Many visual tasks require deployment of attention to multiple objects or locations. We used functional magnetic resonance imaging and behavioral experiments to investigate the relative processing efficiency of two putative attentional mechanisms for performing such tasks: the “zoom lens” and “multiple spotlights.” Two key questions were investigated: (1) does splitting the spotlight into multiple foci incur an overhead cost that diminishes the efficacy of attention compared with the zoom lens, and (2) does splitting the spotlight provide a benefit relative to the zoom lens by conserving attention resources that otherwise would be directed to task irrelevant stimuli? For both mechanisms, attending to multiple object locations decreased processing efficiency at a single location, resulting in both decreased behavioral performance and decreased blood oxygenation level-dependent (BOLD) signal attentional modulation. When the two mechanisms attended to multiple objects across the same spatial extent, the multiple spotlight mechanism, which ignores intervening stimuli, yielded better performance and higher BOLD signal. When the two mechanisms processed the same number of stimuli, splitting the spotlight neither impaired performance nor diminished BOLD signal in occipital cortex. The surprising efficiency of the multiple spotlight mechanism supports the emerging view that spatial attention is easily deployed in a diverse range of spatial configurations.
Most previous visual attention studies have investigated the deployment of attention to a single object or location; however, many tasks require the simultaneous processing of multiple stimuli. Such tasks include tracking of multiple objects (Pylyshyn and Storm, 1988; Scholl et al., 2001), perceptual comparisons (Pashler, 1998; Awh and Pashler, 2000; Muller et al., 2003a; McMains and Somers, 2004), and wide-field target detection (Castiello and Umilta, 1990). Three main mechanisms of multiple object selection have been proposed: the “zoom lens,” the “rapidly moving spotlight,” and “multiple spotlights.” Here, the relative processing efficiency of the zoom lens and multiple spotlight mechanisms is compared. To focus on these two mechanisms, stimulus presentation rates were set to exceed the speed limit of the moving spotlight (Weichselgartner and Sperling, 1987; Peterson and Juola, 2000).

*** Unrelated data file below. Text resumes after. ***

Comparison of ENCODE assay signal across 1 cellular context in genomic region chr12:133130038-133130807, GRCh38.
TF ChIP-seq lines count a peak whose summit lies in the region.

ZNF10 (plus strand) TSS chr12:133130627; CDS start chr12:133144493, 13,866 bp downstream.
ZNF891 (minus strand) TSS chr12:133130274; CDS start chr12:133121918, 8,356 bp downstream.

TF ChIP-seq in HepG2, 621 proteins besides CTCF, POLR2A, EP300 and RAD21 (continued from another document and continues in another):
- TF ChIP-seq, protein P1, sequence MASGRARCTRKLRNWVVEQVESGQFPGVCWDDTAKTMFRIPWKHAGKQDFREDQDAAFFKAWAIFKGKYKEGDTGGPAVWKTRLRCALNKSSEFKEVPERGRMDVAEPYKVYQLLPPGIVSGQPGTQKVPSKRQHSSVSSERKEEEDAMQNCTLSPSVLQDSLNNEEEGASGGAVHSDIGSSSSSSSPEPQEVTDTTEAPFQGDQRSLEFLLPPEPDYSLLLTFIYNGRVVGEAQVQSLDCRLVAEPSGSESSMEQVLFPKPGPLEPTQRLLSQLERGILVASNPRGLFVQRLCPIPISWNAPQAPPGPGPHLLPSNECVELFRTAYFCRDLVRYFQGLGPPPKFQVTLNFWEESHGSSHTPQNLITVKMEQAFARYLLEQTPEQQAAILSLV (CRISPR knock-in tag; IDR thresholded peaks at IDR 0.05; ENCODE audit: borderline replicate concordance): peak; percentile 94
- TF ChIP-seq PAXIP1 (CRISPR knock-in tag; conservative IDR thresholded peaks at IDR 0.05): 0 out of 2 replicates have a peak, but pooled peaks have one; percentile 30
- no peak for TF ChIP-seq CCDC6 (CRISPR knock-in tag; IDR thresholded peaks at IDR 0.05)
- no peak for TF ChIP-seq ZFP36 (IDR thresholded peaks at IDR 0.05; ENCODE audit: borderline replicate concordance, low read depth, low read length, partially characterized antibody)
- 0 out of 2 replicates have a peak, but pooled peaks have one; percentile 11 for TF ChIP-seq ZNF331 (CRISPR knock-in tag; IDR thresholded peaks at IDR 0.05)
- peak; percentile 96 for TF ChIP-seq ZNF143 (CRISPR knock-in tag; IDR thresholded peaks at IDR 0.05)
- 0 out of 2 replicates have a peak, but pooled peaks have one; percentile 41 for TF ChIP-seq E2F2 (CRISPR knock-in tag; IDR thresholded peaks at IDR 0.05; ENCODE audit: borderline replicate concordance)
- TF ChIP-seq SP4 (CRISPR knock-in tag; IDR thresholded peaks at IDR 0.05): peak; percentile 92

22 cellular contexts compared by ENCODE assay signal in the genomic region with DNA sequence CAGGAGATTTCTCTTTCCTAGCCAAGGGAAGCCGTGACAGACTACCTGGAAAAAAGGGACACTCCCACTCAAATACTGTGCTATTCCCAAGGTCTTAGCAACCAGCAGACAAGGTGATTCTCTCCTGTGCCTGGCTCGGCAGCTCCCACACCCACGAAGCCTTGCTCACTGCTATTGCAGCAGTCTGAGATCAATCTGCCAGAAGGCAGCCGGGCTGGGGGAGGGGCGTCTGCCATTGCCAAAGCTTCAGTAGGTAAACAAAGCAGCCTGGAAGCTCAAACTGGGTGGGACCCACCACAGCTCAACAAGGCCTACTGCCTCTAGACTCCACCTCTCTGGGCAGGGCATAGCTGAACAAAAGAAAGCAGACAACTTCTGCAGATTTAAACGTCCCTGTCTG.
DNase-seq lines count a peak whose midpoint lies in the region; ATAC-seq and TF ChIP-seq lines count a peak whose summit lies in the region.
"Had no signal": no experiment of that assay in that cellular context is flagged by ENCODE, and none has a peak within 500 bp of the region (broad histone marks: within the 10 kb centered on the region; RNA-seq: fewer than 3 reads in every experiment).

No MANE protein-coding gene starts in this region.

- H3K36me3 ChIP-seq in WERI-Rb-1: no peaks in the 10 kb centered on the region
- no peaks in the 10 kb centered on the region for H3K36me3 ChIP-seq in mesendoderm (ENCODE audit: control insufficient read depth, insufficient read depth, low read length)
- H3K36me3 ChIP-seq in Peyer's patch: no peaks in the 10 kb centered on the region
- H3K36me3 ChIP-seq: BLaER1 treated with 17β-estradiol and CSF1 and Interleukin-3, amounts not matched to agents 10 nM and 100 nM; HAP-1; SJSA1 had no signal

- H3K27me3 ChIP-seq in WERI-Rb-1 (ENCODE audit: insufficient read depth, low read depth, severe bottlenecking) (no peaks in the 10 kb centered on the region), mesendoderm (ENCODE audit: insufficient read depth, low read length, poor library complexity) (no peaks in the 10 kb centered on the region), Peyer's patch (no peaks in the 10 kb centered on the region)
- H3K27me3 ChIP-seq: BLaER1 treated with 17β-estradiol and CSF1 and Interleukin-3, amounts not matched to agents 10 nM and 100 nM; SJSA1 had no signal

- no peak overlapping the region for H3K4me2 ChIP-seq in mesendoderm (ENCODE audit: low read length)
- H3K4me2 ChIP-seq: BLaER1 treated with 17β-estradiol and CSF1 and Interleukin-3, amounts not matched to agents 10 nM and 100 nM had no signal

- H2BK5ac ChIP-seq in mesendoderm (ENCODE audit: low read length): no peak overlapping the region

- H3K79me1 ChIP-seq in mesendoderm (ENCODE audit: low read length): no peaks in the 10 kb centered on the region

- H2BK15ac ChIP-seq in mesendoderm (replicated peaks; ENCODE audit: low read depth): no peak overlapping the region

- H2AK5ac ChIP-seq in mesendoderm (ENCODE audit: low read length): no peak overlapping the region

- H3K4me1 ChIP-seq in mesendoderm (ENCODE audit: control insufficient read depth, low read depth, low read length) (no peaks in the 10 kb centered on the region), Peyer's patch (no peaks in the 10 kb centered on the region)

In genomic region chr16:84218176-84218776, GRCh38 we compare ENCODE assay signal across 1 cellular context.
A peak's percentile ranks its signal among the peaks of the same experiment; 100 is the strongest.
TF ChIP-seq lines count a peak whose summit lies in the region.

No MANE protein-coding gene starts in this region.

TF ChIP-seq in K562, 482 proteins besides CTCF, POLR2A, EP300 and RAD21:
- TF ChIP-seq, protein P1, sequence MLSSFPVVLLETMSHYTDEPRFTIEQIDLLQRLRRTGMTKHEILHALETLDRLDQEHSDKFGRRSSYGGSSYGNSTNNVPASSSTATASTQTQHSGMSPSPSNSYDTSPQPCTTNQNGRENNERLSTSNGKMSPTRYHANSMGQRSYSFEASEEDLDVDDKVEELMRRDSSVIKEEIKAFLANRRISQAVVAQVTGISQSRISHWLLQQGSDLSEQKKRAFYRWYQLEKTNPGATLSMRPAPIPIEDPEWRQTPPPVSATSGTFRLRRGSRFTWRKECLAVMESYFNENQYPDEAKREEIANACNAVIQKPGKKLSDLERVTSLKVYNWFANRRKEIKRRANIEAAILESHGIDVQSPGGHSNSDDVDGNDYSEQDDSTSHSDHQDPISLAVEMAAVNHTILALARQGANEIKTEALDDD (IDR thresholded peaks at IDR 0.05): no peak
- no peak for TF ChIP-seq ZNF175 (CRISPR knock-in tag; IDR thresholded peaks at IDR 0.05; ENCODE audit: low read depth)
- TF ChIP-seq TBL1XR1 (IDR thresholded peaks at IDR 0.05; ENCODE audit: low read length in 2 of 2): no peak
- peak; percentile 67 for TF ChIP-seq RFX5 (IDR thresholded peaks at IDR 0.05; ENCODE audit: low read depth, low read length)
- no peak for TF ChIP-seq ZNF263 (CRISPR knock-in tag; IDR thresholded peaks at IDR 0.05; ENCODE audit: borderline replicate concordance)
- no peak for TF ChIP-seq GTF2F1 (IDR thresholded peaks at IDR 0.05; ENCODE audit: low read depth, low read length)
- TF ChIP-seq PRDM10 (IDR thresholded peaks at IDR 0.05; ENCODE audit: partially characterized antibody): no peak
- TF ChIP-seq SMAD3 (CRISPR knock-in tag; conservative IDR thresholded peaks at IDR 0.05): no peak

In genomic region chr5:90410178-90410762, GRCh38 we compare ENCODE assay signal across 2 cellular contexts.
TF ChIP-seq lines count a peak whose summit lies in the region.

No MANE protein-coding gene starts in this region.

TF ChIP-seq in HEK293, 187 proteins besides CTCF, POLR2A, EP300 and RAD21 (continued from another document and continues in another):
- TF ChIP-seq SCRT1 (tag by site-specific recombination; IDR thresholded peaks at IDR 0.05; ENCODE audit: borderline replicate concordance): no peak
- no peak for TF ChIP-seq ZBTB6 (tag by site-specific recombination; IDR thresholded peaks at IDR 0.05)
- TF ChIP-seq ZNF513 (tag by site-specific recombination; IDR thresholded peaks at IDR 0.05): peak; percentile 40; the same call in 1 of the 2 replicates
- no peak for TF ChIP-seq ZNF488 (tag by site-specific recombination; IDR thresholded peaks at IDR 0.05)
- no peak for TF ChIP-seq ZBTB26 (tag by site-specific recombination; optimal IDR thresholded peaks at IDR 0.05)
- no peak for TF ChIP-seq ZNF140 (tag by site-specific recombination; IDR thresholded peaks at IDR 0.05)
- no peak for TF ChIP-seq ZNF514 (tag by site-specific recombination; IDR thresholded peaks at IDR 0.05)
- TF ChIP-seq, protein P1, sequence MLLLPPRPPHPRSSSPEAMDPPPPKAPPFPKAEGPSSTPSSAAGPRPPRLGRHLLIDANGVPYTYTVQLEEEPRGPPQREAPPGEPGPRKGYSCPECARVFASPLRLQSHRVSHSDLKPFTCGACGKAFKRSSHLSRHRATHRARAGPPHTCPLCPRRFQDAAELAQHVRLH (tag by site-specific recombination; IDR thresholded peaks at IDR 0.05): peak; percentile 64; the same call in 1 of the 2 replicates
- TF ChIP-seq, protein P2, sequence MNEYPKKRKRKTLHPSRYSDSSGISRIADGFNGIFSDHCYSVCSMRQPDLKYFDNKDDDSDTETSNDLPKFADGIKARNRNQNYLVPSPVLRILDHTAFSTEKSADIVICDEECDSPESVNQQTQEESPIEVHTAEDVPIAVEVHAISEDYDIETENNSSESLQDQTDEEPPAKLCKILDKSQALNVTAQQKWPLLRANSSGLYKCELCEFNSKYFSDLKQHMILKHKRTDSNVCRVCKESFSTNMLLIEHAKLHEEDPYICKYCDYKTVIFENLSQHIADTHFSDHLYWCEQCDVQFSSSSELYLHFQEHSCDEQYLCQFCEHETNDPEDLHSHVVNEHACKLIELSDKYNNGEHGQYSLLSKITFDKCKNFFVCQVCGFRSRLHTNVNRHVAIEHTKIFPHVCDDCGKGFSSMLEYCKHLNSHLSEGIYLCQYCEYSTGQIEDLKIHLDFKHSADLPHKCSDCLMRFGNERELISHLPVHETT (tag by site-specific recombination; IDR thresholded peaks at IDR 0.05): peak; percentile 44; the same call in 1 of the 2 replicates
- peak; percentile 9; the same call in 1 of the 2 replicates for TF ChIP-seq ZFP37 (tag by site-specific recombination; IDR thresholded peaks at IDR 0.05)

The zoom lens mechanism selects multiple object locations by expanding a single attentional spotlight (Eriksen and Yeh, 1985; Eriksen and St. James, 1986). Because the total amount of available attention is limited (Eriksen and St. James, 1986), the zoom lens mechanism predicts a tradeoff between the size of the attended region and processing efficiency. A decrease in processing efficiency with an increase in the attended area has been observed in both behavioral (Eriksen and St. James, 1986; Castiello and Umilta, 1990) and functional magnetic resonance imaging (fMRI) studies (Muller et al., 2003b); however, there are two major shortcomings of the zoom lens mechanism. First, attention is needlessly deployed to spatially intervening, task-irrelevant locations. Second, distractor stimuli at intervening locations are selected inadvertently and may interfere with task performance.
The multiple spotlight mechanism simultaneously selects spatially distinct locations and ignores intervening regions (Awh and Pashler, 2000; Muller et al., 2003a; McMains and Somers, 2004), thus avoiding the problems caused by selecting distractor stimuli. Although the ability to divide attention into multiple spotlights has been well demonstrated in tasks requiring exclusion of an intervening distractor (Awh and Pashler, 2000; Muller et al., 2003a,b; McMains and Somers, 2004), it remains unclear whether this represents a general-purpose selection mechanism. We approach the question of the generality of multiple spotlight selection from a utilitarian stance. We suggest that multiple spotlight selection will likely be used whenever it is efficient to do so; therefore, we have performed an analysis of processing efficiency to infer the utility and, by extension, the generality of multiple spotlight selection. Processing efficiency was measured both behaviorally and with fMRI. The premise of our experiments is that decreased behavioral performance reflects decreased efficiency. Similarly, decreased amplitude of attentional modulation of the blood oxygenation level-dependent (BOLD) signal in retinotopic visual cortex reflects decreased neural processing of selected stimuli.
Similar to the zoom lens mechanism, multiple spotlight selection is predicted to exhibit a tradeoff between the size or number of the attended regions and processing efficiency. Processing of a stimulus at a particular location is expected to become less efficient as the number of attended object locations increases. In addition to testing this prediction, we also tested two hypotheses regarding how the processing efficiency of the multiple spotlight mechanism might differ from that of the zoom lens. We hypothesize that splitting the attentional spotlight might be attentionally demanding, incurring an “overhead cost” that impairs performance and diminishes brain activity modulation. We further hypothesize that multiple spotlight selection might obtain a “resource conservation” benefit relative to the zoom lens, because attention need not be deployed to the intervening, task-irrelevant regions of space. Our experiments reveal a resource conservation benefit, but not an overhead cost, for multiple spotlight selection.